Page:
In meetings at work and in worship at church and in workshops on retreats, at family gatherings and at dinner with my friends, I count. “One, two, three, four, five—I’m five,” I say in my head, “Let it be just me, God. Please let it be just me. Let my suffering be sufficient for all of us.” Once the numbers tip past six women I start hedging my bets. “What are the chances there’s another survivor here?” I already know. They’re way too good. Read more

two young girls sitting in car seats in the back seat of a car, smiling and watching a program on a screen mounted on the back of the front seats

All I Really Need to Know About Ministry I Learned from Daniel Tiger

two young girls sitting in car seats in the back seat of a car, smiling and watching a program on a screen mounted on the back of the front seats

Sofia and Nadia, daughters of the Rev. Angela Flanagan, enjoy educational programming on a long car ride.

One day in the preschool carpool, the kids asked to listen to Daniel Tiger. I found myself listening to the familiar tunes with new ears. I thought of the classic book, Everything I Need to Know I Learned in Kindergarten and wondered if perhaps we could say something like this for ministry. Perhaps those songs could apply to ministry and life in the Church too? So, dear fellow Christians, particularly those in positions of Church leadership, I invite you to consider some lessons from Mister Rogers and Daniel Tiger to enrich our life together:

What Do You Do with the Mad that you Feel?

Feelings. They come. Sometimes in the Church we try to deny that they are there, but then those big feelings rear their heads in ugly ways. When that happens, we have a tendency in Church to think that we just have to tolerate it, even when big feelings are expressed in inappropriate, hurtful, and harmful ways. Being Church does not mean we have to tolerate unjust or inappropriate behavior. It means that we speak truth in love and call each other to be our best selves. We need to learn how to recognize our feelings and then express them appropriately. This is where Daniel Tiger can help. When we’re facing challenging conversations or situations – when we feel like we’re about to roar – wouldn’t it help to take a deep breath and count to four?

Friends Help Each Other

No matter our age, our ordination status, or our place in the hierarchy, we are all in this together. We all want to have happy lives. We want to thrive. We want our children’s future to be better. How do we live this out? We realize that we are all in this together. Working together in Church isn’t always easy. When conflicts arise, do we assume the best of each other? How can we be even more generous, and build each other up, rather than fighting over resources, or affirmation? As the body of Christ, we have to recognize our reliance on each member, and Daniel reminds us that friends help each other.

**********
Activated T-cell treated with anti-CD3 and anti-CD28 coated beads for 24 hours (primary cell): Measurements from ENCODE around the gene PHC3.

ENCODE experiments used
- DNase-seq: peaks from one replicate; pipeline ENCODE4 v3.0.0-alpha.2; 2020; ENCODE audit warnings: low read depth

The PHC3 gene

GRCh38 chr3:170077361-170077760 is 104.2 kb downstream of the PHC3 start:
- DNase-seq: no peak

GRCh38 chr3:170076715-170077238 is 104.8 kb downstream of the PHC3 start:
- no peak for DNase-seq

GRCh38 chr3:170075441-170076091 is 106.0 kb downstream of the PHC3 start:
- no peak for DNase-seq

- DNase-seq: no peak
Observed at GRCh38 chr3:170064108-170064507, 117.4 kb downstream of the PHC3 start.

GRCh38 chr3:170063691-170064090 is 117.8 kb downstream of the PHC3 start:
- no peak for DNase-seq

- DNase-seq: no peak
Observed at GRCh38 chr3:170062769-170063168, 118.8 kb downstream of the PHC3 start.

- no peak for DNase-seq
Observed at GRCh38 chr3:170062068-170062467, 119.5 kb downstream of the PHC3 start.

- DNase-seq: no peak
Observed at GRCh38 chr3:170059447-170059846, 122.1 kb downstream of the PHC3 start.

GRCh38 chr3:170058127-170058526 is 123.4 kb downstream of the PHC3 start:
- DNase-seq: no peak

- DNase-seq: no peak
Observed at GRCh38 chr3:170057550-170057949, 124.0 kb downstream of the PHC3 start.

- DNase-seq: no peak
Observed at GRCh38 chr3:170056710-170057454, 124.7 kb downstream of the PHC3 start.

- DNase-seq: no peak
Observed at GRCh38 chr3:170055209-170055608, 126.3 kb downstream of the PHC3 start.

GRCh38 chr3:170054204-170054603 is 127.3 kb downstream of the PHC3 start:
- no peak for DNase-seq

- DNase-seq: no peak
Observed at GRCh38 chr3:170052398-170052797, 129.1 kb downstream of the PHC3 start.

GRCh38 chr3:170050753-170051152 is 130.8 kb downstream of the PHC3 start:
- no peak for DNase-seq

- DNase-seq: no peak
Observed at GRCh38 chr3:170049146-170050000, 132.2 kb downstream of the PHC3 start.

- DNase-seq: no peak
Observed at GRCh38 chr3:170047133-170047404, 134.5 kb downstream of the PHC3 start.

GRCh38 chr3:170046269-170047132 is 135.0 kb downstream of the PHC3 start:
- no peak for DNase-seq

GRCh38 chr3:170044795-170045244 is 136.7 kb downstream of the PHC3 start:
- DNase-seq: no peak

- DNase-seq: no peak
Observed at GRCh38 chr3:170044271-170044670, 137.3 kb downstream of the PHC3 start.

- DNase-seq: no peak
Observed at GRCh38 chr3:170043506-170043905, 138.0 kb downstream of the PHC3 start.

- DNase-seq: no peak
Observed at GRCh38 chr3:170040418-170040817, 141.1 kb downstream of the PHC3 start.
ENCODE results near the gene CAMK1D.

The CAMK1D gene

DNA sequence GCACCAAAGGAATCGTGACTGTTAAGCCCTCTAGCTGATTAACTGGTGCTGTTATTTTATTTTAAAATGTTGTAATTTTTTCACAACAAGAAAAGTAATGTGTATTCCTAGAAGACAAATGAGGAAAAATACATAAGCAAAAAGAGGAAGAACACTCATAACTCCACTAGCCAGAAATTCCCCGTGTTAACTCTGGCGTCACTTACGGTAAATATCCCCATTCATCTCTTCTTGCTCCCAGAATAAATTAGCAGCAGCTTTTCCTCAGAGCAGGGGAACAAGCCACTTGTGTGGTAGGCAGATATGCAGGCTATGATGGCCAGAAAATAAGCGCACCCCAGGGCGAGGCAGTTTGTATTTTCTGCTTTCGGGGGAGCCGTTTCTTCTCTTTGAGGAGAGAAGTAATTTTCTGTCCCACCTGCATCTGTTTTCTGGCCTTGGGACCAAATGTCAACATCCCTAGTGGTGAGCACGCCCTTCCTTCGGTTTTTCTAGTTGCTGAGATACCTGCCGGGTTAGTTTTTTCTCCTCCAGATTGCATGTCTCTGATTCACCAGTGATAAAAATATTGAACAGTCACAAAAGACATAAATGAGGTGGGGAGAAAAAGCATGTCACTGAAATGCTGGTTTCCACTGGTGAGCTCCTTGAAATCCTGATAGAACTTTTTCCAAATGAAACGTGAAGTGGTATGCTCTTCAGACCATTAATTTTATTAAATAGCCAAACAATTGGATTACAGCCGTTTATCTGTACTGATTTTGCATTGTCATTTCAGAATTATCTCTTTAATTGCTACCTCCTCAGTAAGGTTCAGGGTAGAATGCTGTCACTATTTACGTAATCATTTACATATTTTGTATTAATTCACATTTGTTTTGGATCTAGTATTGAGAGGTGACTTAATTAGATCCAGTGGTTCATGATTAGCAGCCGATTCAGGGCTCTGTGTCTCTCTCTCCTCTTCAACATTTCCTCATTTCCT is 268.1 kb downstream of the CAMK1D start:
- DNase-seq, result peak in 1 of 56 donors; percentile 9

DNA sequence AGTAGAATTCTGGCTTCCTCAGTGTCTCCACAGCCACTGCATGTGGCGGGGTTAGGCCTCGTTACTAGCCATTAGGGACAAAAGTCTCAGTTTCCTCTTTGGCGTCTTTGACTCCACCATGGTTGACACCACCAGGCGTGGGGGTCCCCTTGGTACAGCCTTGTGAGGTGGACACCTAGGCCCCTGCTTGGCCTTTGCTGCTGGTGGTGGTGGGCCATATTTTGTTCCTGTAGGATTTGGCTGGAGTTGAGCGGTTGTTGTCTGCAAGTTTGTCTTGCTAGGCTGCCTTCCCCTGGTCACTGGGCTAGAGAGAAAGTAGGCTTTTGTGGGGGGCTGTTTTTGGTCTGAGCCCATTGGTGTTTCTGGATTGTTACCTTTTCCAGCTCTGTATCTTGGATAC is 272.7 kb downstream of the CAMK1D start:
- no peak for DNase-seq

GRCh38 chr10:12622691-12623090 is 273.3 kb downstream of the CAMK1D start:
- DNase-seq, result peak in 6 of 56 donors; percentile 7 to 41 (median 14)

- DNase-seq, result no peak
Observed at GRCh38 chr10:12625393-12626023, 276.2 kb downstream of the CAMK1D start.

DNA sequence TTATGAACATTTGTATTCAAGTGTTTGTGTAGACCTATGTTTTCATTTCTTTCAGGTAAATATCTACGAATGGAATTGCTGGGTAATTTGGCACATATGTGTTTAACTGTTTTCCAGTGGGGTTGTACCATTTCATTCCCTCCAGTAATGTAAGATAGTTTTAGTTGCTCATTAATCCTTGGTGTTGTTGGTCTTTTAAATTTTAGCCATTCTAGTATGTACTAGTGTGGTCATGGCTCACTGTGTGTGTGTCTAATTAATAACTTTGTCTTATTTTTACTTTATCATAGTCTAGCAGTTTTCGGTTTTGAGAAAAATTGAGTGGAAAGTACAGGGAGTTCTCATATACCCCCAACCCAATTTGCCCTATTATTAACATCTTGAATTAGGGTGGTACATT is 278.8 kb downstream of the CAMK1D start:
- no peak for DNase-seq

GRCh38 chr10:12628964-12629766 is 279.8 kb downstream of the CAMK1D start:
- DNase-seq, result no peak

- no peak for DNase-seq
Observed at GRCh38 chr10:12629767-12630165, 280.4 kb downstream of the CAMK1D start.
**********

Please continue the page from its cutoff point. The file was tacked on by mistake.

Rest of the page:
Look a Little Closer . . .

It is a widely held principle among Sociologists and Psychologists that the way to undo stereotypes is to get to know someone in that group. When we are afraid, it is so tempting to back away and distance ourselves. What if instead we followed Daniel’s advice and engaged? What if we looked a little closer? Just like turning the light on to discover that the “monster” under the bed is just a stuffed animal, we can learn more about those things that initially make us fearful. What if we did this as a Church? Read more

a pile of books about fertility and mothering on a side table in a room with a chair with a pillow

The Myths and Mystery of Fertility

“So God created humankind in his image,
    in the image of God he created them;
    male and female he created them.

God blessed them, and God said to them, “Be fruitful and multiply, and fill the earth and subdue it; and have dominion over the fish of the sea and over the birds of the air and over every living thing that moves upon the earth.”– Genesis 1:27-28

a pile of books about fertility and mothering on a side table in a room with a chair with a pillow

Both myth-debunking research and deep spiritual truths from powerful authors created space for the author’s journey; and shared space in her basement meditation corner.

From the very first time the concept of sex entered my understanding, I was made to believe that having sex = getting pregnant. I couldn’t tell you exactly where that myth came from. Maybe it was my own culturally-informed reading of the Genesis passage (Sex was for procreation and maybe for pleasure if I was married), but don’t think I’m alone in having held this myth close to my heart for so long.